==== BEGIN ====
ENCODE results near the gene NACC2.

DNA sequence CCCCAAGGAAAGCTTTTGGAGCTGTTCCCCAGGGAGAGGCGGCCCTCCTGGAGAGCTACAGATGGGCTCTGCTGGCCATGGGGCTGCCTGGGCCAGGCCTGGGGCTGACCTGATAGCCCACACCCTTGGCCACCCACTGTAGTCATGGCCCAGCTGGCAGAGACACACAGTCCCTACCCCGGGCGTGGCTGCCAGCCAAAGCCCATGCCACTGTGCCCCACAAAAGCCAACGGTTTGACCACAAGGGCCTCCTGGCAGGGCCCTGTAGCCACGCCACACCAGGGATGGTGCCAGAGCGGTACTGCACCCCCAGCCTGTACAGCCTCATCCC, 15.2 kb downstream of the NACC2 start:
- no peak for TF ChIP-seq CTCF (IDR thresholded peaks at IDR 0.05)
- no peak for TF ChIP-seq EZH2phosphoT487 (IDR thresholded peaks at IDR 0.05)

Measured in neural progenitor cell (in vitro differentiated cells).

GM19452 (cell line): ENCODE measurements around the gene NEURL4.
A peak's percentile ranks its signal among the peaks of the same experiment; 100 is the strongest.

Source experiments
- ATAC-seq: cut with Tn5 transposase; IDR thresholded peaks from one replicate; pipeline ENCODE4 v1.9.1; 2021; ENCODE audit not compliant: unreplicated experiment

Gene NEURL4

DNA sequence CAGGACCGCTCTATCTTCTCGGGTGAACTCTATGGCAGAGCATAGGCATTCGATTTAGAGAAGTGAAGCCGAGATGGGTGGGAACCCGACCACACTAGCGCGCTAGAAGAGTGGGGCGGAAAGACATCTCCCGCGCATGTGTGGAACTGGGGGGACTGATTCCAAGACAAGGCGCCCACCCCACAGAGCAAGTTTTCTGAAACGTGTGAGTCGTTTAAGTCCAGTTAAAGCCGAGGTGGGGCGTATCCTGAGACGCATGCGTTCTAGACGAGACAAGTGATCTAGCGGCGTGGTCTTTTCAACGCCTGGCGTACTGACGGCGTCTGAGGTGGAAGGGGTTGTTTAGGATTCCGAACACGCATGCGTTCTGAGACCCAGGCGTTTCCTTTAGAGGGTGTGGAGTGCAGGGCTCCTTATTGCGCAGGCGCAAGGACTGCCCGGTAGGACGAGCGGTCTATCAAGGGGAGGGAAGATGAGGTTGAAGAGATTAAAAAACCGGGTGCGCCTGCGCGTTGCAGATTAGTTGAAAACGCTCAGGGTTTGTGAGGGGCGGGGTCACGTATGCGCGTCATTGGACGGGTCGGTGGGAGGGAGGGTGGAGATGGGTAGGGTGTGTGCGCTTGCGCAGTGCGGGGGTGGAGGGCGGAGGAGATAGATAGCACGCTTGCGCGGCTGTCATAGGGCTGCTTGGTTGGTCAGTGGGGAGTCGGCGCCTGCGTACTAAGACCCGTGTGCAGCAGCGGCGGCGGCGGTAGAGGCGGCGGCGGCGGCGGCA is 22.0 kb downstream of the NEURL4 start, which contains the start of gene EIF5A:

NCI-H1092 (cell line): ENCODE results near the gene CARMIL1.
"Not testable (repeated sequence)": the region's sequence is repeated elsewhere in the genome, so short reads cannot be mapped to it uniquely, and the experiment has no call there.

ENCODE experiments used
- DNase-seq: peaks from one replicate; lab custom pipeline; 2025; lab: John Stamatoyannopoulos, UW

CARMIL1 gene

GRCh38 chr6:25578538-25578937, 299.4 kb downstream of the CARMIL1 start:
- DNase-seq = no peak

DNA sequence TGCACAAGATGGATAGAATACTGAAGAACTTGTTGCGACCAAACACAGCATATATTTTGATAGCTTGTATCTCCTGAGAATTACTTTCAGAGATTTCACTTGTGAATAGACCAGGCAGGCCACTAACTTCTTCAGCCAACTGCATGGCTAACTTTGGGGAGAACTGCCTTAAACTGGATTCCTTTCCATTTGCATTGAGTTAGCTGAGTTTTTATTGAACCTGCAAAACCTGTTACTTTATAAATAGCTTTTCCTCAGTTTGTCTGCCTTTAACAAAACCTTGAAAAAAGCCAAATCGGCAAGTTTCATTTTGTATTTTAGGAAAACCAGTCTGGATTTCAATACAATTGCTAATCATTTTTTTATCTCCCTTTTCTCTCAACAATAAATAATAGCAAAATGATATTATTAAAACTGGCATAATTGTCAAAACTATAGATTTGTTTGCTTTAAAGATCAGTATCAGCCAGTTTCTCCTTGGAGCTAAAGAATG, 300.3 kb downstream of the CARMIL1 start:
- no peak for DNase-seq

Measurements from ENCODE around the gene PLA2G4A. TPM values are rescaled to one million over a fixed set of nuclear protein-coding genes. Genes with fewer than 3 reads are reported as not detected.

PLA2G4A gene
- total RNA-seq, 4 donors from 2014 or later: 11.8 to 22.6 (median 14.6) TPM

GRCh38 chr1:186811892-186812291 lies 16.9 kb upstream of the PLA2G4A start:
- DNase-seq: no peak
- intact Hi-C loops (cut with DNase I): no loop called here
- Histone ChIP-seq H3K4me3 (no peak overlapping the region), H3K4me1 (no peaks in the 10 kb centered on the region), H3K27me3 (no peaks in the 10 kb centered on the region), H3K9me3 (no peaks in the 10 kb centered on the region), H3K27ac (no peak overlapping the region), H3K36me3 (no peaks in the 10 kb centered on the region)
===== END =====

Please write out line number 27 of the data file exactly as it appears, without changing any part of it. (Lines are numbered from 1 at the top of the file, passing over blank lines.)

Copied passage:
- Histone ChIP-seq H3K4me3 (no peak overlapping the region), H3K4me1 (no peaks in the 10 kb centered on the region), H3K27me3 (no peaks in the 10 kb centered on the region), H3K9me3 (no peaks in the 10 kb centered on the region), H3K27ac (no peak overlapping the region), H3K36me3 (no peaks in the 10 kb centered on the region)